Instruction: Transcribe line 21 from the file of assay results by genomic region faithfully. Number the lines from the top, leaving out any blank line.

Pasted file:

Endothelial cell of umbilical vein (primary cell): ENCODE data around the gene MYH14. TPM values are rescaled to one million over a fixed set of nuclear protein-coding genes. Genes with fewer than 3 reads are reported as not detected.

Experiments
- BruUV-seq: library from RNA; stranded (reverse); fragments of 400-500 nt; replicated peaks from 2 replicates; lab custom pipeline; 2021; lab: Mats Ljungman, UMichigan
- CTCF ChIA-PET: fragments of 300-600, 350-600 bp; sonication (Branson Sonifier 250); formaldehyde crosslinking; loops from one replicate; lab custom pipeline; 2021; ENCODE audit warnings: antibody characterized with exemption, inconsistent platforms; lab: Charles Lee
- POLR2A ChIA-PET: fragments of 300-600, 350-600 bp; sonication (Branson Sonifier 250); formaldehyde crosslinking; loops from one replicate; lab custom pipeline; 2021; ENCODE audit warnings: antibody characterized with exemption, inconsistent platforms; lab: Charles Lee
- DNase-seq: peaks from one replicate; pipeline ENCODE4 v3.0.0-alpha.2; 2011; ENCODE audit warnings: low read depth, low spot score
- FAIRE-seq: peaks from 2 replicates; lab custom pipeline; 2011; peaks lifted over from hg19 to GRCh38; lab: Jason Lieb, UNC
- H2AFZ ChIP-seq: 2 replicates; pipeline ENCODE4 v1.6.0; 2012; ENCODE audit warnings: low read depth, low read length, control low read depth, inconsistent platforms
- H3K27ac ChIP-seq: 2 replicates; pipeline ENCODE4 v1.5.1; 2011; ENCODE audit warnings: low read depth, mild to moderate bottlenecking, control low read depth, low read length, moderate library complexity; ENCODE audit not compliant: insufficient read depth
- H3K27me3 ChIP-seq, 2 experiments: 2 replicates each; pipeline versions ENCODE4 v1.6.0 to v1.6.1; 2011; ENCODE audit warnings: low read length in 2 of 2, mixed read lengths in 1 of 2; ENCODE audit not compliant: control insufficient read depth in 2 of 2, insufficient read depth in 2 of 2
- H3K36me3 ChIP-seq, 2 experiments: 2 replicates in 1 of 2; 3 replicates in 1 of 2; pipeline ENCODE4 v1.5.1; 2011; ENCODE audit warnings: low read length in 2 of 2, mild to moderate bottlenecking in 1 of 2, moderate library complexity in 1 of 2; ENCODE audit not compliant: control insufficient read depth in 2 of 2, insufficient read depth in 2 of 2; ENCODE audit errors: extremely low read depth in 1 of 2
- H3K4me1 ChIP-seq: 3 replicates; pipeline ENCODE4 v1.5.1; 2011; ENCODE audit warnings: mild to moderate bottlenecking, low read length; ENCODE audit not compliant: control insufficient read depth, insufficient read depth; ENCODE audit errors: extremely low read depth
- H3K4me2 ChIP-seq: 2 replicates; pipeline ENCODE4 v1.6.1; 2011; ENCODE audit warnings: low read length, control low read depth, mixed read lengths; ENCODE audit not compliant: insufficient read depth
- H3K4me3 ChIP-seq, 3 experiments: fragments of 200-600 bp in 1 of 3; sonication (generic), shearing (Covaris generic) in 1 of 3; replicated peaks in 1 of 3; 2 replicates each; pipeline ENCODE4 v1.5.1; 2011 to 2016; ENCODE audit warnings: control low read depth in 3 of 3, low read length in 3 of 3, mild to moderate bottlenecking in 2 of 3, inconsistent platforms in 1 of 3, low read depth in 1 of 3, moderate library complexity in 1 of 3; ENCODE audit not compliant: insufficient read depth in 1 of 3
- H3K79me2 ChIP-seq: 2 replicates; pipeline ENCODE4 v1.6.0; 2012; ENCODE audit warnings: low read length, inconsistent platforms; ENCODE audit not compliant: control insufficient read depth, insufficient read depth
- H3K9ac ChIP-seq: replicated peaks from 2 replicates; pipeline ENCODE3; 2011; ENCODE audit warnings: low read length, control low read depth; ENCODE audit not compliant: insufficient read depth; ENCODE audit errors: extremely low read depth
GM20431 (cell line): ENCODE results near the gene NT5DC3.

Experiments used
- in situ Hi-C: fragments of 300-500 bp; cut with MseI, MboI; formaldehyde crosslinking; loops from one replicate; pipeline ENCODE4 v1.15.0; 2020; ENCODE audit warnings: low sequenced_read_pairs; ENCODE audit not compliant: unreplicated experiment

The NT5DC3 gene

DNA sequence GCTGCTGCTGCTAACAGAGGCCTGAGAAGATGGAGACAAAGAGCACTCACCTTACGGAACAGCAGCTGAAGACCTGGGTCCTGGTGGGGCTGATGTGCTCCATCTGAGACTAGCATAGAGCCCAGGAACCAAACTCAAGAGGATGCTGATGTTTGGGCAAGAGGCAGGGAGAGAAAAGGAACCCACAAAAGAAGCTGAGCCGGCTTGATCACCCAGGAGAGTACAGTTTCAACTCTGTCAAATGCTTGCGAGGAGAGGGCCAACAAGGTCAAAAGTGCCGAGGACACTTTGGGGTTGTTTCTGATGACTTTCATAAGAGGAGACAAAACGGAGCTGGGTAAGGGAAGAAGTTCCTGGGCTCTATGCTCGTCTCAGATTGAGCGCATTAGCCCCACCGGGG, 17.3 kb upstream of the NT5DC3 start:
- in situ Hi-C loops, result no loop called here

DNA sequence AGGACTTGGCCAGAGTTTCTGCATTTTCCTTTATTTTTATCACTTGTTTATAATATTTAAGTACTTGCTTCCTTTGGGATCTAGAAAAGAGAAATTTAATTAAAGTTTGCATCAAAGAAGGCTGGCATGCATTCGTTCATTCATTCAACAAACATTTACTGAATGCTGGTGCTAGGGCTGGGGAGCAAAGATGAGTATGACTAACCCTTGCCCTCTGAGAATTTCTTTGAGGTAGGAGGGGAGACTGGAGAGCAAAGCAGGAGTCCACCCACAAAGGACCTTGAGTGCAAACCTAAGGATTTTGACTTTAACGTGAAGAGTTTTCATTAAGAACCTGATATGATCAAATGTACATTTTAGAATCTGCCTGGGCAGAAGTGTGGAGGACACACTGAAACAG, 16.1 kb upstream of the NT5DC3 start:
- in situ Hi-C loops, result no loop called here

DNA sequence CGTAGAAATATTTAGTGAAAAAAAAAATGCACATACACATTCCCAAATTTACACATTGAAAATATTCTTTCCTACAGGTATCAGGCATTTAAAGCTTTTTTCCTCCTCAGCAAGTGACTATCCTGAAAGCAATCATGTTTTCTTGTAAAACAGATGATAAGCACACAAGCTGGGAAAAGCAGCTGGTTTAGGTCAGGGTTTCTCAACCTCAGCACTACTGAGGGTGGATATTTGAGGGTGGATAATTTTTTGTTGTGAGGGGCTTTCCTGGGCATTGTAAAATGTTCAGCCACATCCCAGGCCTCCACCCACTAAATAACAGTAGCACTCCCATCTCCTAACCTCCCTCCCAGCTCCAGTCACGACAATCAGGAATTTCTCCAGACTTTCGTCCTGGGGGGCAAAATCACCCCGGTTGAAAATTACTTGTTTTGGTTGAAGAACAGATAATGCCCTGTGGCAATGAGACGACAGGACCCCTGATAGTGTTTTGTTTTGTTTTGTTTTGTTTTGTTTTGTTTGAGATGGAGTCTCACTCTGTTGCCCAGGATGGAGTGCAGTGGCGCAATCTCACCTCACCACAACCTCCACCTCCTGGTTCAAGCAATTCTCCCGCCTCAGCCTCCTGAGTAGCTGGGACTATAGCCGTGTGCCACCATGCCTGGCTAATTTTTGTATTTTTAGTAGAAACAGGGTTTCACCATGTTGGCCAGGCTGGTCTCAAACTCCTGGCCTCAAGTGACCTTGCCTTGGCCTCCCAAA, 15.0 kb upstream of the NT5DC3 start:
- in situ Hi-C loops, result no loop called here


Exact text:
DNA sequence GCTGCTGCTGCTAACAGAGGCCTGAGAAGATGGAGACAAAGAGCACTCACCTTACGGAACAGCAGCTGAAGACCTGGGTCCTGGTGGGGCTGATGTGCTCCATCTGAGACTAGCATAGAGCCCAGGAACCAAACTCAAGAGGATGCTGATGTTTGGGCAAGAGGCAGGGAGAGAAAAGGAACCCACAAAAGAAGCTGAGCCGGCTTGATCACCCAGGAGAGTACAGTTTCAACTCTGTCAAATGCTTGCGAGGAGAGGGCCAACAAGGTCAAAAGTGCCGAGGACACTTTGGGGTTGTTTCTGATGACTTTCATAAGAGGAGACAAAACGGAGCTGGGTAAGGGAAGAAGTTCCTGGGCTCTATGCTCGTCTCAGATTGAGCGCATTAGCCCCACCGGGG, 17.3 kb upstream of the NT5DC3 start: